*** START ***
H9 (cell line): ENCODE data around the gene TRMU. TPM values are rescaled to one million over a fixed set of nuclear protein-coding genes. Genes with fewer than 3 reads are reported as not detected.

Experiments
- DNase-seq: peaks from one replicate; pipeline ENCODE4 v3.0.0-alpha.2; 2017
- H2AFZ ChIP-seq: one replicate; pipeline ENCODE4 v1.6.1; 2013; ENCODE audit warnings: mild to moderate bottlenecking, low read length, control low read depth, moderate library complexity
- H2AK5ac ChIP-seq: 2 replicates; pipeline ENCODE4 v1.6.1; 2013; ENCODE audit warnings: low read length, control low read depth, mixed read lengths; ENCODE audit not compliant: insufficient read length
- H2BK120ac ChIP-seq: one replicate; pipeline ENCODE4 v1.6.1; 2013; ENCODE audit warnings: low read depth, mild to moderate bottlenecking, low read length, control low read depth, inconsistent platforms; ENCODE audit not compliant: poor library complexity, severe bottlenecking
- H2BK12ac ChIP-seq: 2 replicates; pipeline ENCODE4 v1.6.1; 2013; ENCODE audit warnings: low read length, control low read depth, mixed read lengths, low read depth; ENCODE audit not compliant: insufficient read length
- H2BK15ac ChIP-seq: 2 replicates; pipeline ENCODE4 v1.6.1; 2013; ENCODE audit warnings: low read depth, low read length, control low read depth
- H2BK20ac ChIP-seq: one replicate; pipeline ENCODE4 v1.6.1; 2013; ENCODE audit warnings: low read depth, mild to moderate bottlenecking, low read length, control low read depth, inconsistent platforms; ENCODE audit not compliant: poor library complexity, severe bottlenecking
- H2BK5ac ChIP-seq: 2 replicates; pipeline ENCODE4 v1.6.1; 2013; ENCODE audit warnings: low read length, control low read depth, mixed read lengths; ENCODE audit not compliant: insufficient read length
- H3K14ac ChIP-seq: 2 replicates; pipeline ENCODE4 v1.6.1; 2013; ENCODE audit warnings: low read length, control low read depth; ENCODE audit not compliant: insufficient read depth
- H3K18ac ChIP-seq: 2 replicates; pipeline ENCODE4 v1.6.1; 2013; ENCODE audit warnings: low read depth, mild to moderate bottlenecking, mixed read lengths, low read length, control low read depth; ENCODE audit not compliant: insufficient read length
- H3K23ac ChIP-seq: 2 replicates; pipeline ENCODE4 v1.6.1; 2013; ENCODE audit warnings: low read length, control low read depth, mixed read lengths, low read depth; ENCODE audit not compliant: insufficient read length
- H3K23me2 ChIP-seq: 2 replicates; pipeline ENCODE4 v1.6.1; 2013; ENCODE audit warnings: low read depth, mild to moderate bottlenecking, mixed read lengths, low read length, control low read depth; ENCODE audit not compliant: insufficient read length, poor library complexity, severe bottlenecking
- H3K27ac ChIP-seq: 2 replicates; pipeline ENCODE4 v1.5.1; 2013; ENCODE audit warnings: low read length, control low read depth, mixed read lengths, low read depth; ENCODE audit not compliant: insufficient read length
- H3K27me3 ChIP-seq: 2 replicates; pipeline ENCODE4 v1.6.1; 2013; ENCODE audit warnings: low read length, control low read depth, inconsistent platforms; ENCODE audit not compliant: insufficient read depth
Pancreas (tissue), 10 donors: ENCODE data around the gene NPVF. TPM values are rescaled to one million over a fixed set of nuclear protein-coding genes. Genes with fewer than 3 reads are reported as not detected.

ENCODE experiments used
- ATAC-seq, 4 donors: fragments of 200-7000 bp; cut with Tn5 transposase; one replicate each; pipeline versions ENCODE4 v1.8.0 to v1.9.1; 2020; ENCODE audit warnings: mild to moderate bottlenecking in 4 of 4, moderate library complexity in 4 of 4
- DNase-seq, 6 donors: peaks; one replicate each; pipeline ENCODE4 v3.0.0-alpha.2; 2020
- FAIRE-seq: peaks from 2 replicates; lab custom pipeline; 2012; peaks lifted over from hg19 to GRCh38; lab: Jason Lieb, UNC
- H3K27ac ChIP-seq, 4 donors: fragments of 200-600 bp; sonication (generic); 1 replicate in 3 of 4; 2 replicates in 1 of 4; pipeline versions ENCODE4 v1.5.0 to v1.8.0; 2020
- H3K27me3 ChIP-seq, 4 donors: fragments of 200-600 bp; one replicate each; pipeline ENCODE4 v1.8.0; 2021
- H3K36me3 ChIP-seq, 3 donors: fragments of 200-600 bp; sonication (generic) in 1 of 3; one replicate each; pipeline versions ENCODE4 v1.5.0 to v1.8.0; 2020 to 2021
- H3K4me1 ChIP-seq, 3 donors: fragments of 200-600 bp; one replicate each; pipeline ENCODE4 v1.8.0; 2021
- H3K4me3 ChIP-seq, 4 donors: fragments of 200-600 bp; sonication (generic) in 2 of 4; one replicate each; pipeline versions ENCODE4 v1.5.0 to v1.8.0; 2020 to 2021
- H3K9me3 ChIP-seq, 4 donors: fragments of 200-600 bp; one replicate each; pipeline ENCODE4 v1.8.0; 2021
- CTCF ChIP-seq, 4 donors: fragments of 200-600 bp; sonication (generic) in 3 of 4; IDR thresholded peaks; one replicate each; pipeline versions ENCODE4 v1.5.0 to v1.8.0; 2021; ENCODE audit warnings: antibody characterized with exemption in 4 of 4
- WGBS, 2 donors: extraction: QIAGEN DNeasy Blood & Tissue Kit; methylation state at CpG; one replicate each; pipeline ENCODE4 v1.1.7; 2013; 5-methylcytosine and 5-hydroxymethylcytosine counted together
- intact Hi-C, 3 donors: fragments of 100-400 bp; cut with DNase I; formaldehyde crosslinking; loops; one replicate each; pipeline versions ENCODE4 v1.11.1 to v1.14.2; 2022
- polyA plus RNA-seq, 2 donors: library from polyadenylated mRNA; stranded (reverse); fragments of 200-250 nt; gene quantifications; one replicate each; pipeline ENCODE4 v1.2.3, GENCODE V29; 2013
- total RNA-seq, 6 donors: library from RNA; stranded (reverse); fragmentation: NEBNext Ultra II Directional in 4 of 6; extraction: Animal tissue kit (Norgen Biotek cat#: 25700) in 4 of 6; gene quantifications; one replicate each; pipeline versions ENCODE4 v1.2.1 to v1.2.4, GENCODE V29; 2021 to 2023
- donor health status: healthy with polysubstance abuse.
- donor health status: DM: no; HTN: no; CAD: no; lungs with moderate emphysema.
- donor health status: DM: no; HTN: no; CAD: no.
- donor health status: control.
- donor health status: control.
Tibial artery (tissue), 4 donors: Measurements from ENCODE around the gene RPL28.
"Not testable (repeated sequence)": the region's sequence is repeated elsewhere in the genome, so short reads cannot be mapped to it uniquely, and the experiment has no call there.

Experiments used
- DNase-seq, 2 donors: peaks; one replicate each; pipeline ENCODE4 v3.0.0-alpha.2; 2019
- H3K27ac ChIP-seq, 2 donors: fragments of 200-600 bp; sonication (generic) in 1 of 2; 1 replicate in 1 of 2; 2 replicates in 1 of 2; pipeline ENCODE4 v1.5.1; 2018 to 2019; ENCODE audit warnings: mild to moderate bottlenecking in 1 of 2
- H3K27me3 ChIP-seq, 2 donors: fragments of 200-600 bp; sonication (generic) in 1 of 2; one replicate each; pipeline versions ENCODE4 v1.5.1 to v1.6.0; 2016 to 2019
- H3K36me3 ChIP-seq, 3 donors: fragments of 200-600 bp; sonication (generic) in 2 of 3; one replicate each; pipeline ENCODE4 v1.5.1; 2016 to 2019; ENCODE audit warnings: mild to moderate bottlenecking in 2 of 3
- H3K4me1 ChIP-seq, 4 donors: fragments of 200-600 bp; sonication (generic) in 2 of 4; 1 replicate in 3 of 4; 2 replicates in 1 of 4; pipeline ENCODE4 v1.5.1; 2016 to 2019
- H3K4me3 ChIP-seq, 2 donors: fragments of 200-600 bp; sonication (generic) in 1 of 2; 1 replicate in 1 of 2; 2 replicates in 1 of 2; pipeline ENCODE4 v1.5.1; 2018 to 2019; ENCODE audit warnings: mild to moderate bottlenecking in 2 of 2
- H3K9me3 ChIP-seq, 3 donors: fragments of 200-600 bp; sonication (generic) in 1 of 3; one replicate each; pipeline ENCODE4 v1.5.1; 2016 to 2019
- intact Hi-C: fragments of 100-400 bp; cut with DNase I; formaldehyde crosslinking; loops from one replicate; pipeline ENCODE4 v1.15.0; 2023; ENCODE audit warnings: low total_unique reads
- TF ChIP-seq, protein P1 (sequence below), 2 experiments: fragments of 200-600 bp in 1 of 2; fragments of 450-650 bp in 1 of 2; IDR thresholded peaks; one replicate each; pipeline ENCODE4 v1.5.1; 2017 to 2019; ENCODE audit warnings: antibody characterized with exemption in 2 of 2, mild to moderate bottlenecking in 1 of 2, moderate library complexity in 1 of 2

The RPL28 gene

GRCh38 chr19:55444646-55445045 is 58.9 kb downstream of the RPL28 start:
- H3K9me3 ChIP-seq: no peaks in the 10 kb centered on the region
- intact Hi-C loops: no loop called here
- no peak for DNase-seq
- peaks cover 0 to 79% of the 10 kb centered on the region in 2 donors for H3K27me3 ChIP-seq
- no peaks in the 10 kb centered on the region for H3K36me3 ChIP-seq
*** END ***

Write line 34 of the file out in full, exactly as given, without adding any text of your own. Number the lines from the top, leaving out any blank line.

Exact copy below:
- donor health status: DM: no; HTN: no; CAD: no; lungs with moderate emphysema.